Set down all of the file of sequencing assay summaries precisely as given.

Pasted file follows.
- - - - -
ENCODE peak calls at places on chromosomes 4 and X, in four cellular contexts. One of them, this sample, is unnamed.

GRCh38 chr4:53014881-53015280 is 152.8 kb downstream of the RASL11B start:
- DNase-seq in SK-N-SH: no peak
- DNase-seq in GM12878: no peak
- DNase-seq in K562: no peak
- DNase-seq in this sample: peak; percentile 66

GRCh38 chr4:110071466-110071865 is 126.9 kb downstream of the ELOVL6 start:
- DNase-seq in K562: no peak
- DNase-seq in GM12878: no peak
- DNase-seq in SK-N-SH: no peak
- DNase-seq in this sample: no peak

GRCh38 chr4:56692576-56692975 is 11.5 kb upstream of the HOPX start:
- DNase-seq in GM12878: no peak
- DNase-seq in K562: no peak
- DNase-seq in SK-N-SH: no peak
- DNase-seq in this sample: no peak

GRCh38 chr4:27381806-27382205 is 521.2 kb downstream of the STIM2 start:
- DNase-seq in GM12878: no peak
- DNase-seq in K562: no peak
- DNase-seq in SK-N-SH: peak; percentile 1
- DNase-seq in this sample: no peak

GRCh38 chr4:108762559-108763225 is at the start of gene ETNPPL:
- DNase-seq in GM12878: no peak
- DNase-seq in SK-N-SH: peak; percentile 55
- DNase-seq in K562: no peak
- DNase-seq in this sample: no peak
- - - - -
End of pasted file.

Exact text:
ENCODE peak calls at places on chromosomes 4 and X, in four cellular contexts. One of them, this sample, is unnamed.

GRCh38 chr4:53014881-53015280 is 152.8 kb downstream of the RASL11B start:
- DNase-seq in SK-N-SH: no peak
- DNase-seq in GM12878: no peak
- DNase-seq in K562: no peak
- DNase-seq in this sample: peak; percentile 66

GRCh38 chr4:110071466-110071865 is 126.9 kb downstream of the ELOVL6 start:
- DNase-seq in K562: no peak
- DNase-seq in GM12878: no peak
- DNase-seq in SK-N-SH: no peak
- DNase-seq in this sample: no peak

GRCh38 chr4:56692576-56692975 is 11.5 kb upstream of the HOPX start:
- DNase-seq in GM12878: no peak
- DNase-seq in K562: no peak
- DNase-seq in SK-N-SH: no peak
- DNase-seq in this sample: no peak

GRCh38 chr4:27381806-27382205 is 521.2 kb downstream of the STIM2 start:
- DNase-seq in GM12878: no peak
- DNase-seq in K562: no peak
- DNase-seq in SK-N-SH: peak; percentile 1
- DNase-seq in this sample: no peak

GRCh38 chr4:108762559-108763225 is at the start of gene ETNPPL:
- DNase-seq in GM12878: no peak
- DNase-seq in SK-N-SH: peak; percentile 55
- DNase-seq in K562: no peak
- DNase-seq in this sample: no peak